Libya: Gaddafi forces renew pounding of Misrata rebels
A renewed barrage of shelling by Libyan troops around Misrata has left at least 22 people dead and at least 60 wounded, according to hospital doctors in the rebel-held city.
Forces loyal to Libyan leader Muammar Gaddafi have been pounding Misrata throughout the day.
The city is the main rebel stronghold in western Libya, and has the country's largest port.
Witnesses report no activity in the area by Nato aircraft.
Tanks, artillery and incendiary rockets bombarded rebel positions at Dafniya, about 18 miles (30km) west of the city, said a doctor at Hikma Hospital in Misrata, speaking to Associated Press news agency.
Misrata has been the scene of some of the heaviest fighting of the Libyan unrest. It endured 70 days of siege by pro-Gaddafi forces until Nato air raids broke the siege three weeks ago, enabling the rebels to break out.
Government forces have pushed back against those territorial gains.
They surround Misrata on all sides but the north, where the Mediterranean Sea provides a vital conduit for supplies from the rebel-held east.
Also on Friday, Col Gaddafi's forces shelled the town of Gadamis, 600km (370 miles) south-west of Tripoli, for the first time since the start of the uprising in February, a rebel spokesman told Reuters news agency.
Meanwhile Turkish Prime Minister Recep Tayyip Erdogan said his government had offered to help send Col Gaddafi "wherever he wants to go", but had so far received no response from the Libyan authorities, AFP news agency reported.
In Norway, military officials have announced their country would scale down its fighter jet contribution to the Nato force flying above Libya, from six planes to four. It will withdraw completely from the Nato-led operation by August.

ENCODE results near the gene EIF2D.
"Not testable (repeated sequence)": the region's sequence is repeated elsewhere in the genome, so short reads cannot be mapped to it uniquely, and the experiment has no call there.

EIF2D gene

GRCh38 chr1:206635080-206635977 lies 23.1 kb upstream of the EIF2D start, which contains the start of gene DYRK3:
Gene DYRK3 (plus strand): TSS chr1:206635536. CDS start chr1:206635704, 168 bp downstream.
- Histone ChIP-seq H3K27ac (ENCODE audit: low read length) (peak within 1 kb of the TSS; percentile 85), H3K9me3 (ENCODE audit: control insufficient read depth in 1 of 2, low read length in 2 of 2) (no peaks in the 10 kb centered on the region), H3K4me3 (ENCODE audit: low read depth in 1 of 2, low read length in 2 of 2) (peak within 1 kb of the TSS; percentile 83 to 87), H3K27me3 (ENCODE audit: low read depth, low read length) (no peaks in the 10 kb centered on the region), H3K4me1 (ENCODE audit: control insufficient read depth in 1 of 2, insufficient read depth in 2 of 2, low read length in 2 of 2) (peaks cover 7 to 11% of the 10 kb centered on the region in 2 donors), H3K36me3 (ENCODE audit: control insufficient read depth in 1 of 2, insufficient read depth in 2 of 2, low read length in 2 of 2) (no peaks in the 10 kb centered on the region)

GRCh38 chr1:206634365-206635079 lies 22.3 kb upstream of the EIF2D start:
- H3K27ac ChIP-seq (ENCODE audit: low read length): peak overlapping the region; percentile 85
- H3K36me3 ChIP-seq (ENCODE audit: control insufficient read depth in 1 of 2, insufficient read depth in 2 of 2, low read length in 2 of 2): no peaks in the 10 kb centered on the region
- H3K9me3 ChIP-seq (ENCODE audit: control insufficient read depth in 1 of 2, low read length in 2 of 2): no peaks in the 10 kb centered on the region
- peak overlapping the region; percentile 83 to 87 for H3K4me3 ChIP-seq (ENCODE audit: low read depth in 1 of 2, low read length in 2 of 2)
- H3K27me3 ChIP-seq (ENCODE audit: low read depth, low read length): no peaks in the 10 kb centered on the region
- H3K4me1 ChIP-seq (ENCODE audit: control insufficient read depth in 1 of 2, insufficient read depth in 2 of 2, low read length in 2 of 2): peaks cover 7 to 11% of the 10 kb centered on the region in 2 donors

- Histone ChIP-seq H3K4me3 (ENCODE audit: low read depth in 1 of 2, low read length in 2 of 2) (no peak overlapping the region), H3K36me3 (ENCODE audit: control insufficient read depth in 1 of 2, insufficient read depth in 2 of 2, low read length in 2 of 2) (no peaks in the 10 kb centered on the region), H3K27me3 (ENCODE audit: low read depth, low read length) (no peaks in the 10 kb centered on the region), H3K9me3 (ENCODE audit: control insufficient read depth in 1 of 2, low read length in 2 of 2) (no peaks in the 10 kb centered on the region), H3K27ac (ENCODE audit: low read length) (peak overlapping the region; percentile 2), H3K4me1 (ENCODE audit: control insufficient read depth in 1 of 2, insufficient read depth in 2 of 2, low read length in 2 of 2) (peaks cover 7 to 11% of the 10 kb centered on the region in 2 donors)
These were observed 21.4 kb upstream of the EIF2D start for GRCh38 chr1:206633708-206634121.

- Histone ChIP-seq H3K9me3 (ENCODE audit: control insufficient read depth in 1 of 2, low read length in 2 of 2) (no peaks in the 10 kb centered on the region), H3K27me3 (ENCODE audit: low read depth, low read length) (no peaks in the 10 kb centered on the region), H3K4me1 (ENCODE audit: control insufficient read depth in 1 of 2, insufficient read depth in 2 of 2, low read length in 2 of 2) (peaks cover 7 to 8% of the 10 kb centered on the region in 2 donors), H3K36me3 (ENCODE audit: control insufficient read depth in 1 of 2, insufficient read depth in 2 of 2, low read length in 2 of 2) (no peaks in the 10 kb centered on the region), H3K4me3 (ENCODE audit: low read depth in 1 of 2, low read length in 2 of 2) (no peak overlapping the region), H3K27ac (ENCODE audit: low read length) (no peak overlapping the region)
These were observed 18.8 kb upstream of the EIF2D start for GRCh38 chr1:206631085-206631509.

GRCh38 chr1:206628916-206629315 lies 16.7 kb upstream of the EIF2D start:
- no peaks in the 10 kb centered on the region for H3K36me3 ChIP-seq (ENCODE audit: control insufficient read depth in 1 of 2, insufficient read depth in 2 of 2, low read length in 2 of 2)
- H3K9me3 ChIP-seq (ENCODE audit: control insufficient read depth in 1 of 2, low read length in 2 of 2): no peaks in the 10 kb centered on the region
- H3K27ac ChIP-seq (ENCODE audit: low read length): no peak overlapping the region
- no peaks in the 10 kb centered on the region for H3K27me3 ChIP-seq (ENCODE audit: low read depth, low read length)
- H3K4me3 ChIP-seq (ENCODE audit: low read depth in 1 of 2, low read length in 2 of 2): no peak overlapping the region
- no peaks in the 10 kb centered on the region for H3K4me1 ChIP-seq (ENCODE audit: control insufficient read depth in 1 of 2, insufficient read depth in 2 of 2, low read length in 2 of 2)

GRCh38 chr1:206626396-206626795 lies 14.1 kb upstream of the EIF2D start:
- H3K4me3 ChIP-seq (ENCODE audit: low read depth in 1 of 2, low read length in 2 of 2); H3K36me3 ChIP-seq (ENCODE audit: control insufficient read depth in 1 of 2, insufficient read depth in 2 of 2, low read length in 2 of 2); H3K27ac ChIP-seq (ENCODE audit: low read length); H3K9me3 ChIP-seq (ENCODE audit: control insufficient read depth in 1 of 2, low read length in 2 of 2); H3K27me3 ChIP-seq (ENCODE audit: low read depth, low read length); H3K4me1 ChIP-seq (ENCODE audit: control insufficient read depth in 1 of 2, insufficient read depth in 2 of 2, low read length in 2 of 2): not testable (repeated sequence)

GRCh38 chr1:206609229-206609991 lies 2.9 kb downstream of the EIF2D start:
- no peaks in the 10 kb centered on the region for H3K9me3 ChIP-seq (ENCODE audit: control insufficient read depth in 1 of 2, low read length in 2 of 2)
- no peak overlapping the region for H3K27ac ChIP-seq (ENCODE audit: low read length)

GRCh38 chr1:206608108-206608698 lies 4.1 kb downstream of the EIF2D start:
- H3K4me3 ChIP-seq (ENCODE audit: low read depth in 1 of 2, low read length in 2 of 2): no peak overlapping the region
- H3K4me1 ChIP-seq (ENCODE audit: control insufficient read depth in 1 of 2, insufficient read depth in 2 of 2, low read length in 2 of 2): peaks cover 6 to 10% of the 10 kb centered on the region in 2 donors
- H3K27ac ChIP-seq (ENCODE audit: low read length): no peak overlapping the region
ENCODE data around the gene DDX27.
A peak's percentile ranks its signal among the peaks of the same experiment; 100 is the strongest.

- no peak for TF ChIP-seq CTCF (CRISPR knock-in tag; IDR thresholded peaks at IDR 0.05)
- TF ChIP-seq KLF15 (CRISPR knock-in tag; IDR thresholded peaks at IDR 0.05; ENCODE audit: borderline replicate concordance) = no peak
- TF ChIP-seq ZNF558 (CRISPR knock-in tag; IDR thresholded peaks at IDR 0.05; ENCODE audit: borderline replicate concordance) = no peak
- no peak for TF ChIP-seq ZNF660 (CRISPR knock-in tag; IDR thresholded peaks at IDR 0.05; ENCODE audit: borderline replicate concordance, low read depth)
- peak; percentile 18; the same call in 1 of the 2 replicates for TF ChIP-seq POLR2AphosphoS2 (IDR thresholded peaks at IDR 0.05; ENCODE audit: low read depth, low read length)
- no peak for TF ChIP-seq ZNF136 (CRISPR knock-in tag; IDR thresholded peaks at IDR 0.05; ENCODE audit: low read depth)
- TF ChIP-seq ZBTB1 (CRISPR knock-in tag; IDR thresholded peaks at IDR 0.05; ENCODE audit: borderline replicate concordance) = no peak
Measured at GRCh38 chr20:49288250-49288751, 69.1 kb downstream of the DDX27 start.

The alliance decided last week to extend the Libyan mission for 90 days, into late September.
Speaking shortly before the Norwegian announcement, US Defence Secretary Robert Gates strongly criticised some Nato allies, in his last major speech before he retires later this month.
Mr Gates said operations in Libya and Afghanistan had exposed shortcomings in the military capability and political will of some members.
A senior United Nations official has said rape is still being used as a weapon of war in conflicts worldwide, including Libya.
Most perpetrators go unpunished as sexual violence thrives in a climate of impunity where victims are denied justice or reparations, said Margot Wallstrom, special representative of the UN secretary general on sexual violence in conflict.
"Sexual violence has become a tactic of choice for armed groups, being cheaper, more destructive and easier to get away with than other methods of warfare," she told a news conference.
Earlier this week, the International Criminal Court's chief prosecutor said he was reviewing evidence that Colonel Gaddafi ordered his troops to rape hundreds of women as a weapon against rebel forces.
Luis Moreno-Ocampo said rape was emerging as a new aspect of Col Gaddafi's repression.